Monday, November 7, 2011

Cranky Monday Blogging 3

Item:

This one isn't perhaps quite as annoying, but you know, when you're cranky, everything hits you that way. William Galston made the case for compulsory voting in the NYT yesterday...I don't have strong feelings about his main argument, one way or another. I think I'm marginally anti-Australia, but I'm open to arguments.

So I have no problem with this main point. I did get pretty annoyed by the kitchen sink arguments he made in support of it, however.

First: Were "turnout rates much higher" in the 1950s and 1960s than they are now? No, not really. The go-to expert on this is Michael McDonald, and he finds that turnout rates among voting-eligibles is basically similar in 2004-2008 as it was in the 1950s and 1960s. And don't forget that the "voting-eligible" group isn't the same: overall turnout rates are brought down by the terrible participation of 18-20 year olds who were ineligible in the past. Turnout rates dipped in the 1970s, but have now basically recovered.

Second, Galston's story about political parties isn't really right. He has political machines dominating in the 1950s and 1960s, but that's not true in most places, although there is certainly a lot of variation around the nation and a fair amount of disagreement about exactly what happened (somewhat relevant recommendations for those who are interested: David Mayhew's Placing Parties, and Alan Ware's Breakdown of Democratic Party Organization, 1940-1980). I don't think we know as a fact (and I hope someone will correct or confirm this in comments if there's more evidence that I'm not aware of), but I'm fairly confident that there was a lot more person-to-person mobilization in 2004 and 2008 than in, say, 1956.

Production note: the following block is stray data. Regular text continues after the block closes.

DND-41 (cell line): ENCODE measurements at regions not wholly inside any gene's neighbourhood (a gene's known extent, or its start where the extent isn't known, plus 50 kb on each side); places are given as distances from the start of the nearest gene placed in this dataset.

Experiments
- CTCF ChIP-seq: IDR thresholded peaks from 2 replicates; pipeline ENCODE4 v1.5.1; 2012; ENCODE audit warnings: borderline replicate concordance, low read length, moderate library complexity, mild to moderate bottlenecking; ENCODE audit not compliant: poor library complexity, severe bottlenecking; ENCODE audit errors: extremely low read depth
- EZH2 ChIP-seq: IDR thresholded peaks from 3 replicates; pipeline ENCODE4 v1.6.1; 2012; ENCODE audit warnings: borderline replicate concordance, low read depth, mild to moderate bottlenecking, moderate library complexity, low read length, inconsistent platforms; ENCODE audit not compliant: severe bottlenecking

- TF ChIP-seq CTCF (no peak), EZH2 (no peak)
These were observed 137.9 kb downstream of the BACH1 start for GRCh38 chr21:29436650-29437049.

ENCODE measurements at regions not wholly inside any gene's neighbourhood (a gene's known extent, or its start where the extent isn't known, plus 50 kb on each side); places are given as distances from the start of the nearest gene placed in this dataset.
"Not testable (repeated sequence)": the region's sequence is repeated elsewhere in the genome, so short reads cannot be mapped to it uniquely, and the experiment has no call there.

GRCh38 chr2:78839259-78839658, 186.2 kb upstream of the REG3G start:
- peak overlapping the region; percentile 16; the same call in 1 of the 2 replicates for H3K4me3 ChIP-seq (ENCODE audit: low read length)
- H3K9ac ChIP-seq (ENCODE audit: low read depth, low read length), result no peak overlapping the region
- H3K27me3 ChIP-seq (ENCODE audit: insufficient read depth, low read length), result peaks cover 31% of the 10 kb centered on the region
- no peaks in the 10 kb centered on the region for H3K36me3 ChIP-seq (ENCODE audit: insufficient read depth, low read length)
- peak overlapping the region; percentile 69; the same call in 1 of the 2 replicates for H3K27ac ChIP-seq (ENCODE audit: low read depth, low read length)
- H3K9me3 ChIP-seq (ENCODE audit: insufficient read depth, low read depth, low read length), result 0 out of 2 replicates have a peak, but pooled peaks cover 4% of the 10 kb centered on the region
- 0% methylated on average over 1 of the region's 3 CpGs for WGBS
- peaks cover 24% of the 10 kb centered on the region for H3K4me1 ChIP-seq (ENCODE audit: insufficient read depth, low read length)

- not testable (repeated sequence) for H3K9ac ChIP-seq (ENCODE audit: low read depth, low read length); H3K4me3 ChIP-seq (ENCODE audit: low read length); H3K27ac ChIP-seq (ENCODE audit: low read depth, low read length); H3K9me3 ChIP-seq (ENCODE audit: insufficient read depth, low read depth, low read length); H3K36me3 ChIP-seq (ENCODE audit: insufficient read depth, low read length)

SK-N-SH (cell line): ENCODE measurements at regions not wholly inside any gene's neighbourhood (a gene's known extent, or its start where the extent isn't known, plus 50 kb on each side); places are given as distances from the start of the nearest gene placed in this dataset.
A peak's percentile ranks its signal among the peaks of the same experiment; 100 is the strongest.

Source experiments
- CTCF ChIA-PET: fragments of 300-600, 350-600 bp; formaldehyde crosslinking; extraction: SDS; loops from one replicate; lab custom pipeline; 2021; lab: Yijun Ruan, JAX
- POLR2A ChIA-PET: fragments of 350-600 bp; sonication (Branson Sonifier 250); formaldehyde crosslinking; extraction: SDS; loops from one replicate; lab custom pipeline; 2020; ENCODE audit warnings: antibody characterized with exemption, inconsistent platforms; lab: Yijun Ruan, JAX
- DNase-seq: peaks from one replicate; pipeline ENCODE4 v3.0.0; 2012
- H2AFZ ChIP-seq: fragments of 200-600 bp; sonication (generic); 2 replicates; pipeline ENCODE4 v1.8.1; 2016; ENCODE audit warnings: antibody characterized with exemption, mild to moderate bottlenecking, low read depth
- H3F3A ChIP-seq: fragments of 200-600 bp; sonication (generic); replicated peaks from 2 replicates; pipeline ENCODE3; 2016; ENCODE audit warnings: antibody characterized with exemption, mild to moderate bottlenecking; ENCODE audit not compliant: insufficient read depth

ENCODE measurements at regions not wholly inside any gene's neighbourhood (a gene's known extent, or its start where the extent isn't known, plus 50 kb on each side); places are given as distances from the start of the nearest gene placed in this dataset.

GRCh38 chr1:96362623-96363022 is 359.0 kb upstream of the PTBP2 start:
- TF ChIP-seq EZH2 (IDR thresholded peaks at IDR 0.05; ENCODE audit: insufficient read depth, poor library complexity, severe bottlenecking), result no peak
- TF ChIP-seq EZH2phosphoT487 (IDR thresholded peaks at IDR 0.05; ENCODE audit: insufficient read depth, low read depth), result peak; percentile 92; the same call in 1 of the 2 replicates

Third: polarization. Really? I really don't think there's any relationship at all between voting turnout, at least not general election turnout, and polarization. Whatever you think of partisan polarization, I just can't see that it's changed at all by getting everyone to vote. Now, if we had mandatory voting, including by weak partisans and true independents, in primary elections, yes, that could change things. But Galston quite sensibly isn't advocating that, and so mandatory voting in general elections just isn't likely to affect polarization.

Oh, also: negative ads don't drive down turnout.

Again: none of this really pushes me one way or another on the question of whether the US should go with the Australian approach. But I'd really rather that NYT pieces get the basics right, whatever the arguments they're making.

4 comments:

  1. A few comments:
    -I'm not aware of any relationship in the public as an aggregate between polarization and turnout rates. Most of that is because, a la Fiorina, the public isn't really all that polarized. Elites are, but Fiorina considers that just "sorting." I disagree on both points, but it's more like a difference in degree than kind. HOWEVER, there is a robust relationship between strength of an individual's partisanship (and, to a lesser degree, ideology) and turnout. Independents/moderates just don't vote as much as partisans/ideologues. Now, the underlying distribution of partisan strength changes pretty glacially, so it doesn't really drive much in aggregate turnout rates.